Shriram Ramanathan Harvard University
George Bourianoff Intel Corporation
Adrian Ionescu Swiss Federal Institute of Technology
Thursday PM, March 27, 2008
Room 3000 (Moscone West)
9:30 AM - **B1.1
Nanoelectronics: The Second Materials Renaissance.
Paolo Gargini 1 Show Abstract
1 , Intel, Santa Clara, California, United States
10:00 AM - **B1.2
Morphic Architectures: Atomic-Level Limits.
Ralph Cavin 1 , Victor Zhirnov 1 Show Abstract
1 , Semiconductor Research Corporation, Research Triangle Park, North Carolina, United States
Integrated circuit technology is an enabling force for an ever broadening array of information technology systems. Herein we examine the hypothesis that as feature size scaling continues, integrated circuit technology may morph into integrated system technology at the atomic level. Constraint analysis of extreme microsystems is a useful tool for better understanding of the fundamental limits and potentials of nanodevices in an integrated system. An example of extreme prototypical application of autonomous micron-scale systems is the ‘electronic cell’ (e.g. for bio-medical applications); but many other applications can be envisioned. Imagine that we desire to design and fabricate an active micron-sized system that performs in-vivo sensing and possibly interaction with a single living cell. The technological challenges that must be addressed to develop such a system are daunting and encompass almost every facet of integrated system technology including sensing, information processing, energy, communication, packaging, and possibly actuation. This is a very challenging task with many unknowns, including the impact of scaling on power source options, sensitivity limits for scaled sensors etc. A fundamental physics approach is used to comprehend the allocation of the atoms in the micron-scale devices to achieve the desired functionality for the system.
10:30 AM - **B1.3
All-ferromagnetic Logic Gates: Digital Logic Without Electrical Current.
Russell Cowburn 1 Show Abstract
1 Blackett Physics Laboratory, Imperial College London, London United Kingdom
Spintronics is a concept in which both the charge and the spin of the electron are used to create low-power, radiation-hard, non-volatile devices. In this talk, I describe a spintronic scheme based on ferromagnetic metallic nanostructures in which Boolean states are coded using the direction of magnetisation and information is propagated by magnetic domain walls flowing through networks of magnetic nanowires. A room-temperature NOT-gate, AND-gate and a 1-to-2 fan-out gate are all demonstrated experimentally. Small functioning logic circuits including a variety of shift registeres are also demonstrated . The strengths and weaknesses of nanoscale magnetic logic as a post-CMOS logic primitive are described and a scheme proposed for ultrahigh density non-volatile integrated serial memory which could be fabricated as a BEOL process on top of a CMOS device.  Allwood, Cowburn et al. Science 309, 1688 (2005)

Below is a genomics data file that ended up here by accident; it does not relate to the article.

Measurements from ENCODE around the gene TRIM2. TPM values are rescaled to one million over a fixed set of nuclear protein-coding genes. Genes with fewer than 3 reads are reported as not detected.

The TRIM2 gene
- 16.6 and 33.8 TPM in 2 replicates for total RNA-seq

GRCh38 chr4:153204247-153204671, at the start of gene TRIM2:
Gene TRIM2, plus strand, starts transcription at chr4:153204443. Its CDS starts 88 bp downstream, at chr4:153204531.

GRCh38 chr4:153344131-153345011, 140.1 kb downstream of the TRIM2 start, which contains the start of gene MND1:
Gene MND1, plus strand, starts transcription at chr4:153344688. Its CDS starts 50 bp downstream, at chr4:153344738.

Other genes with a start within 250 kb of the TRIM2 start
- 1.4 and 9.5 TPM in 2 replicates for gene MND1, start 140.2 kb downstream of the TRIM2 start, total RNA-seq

11:30 AM - **B1.4
Logic Devices with Spin Wave Buses – an Approach to Scalable Magneto-Electric Circuitry
Alexander Khitun 1 , Mingqiang Bao 1 , Yina Wu 1 , Ji-Young Kim 1 , Augustin Hong 1 , Jacob Jacob 1 , Kosmas Galatsis 1 , Kang Wang 1 Show Abstract
1 Electrical Engineering, UCLA, Los Angeles, California, United States
We analyze spin wave-based logic circuits as a possible route to building reconfigurable magnetic circuits compatible with conventional electron-based devices. A distinctive feature of the spin wave logic circuits is that a bit of information is encoded into the phase of the spin wave. It makes possible to transmit information as a magnetization signal through magnetic waveguides without the use of an electric current. By exploiting sin wave superposition, a set of logic gates such as AND, OR, and Majority gate can be realized in one circuit. We present experimental data illustrating the performance of a three-terminal micrometer scale spin wave-based logic device fabricated on a silicon platform. The device operates in the GHz frequency range and at room temperature. The output power modulation is achieved via the control of the relative phases of two input spin wave signals. The obtained data shows the possibility of using spin waves for achieving logic functionality. The scalability of the spin wave-based logic devices is defined by the wavelength of the spin wave, which depends on the magnetic material and waveguide geometry. Potentially, a multifunctional spin wave logic gate can be scaled down to 0.1um2. Another potential advantage of the spin wave-based logic circuitry is the ability to implement logic gates with fewer elements as compared to CMOS-based circuits in achieving same functionality. The shortcomings and disadvantages of the spin wave-based devices are also discussed.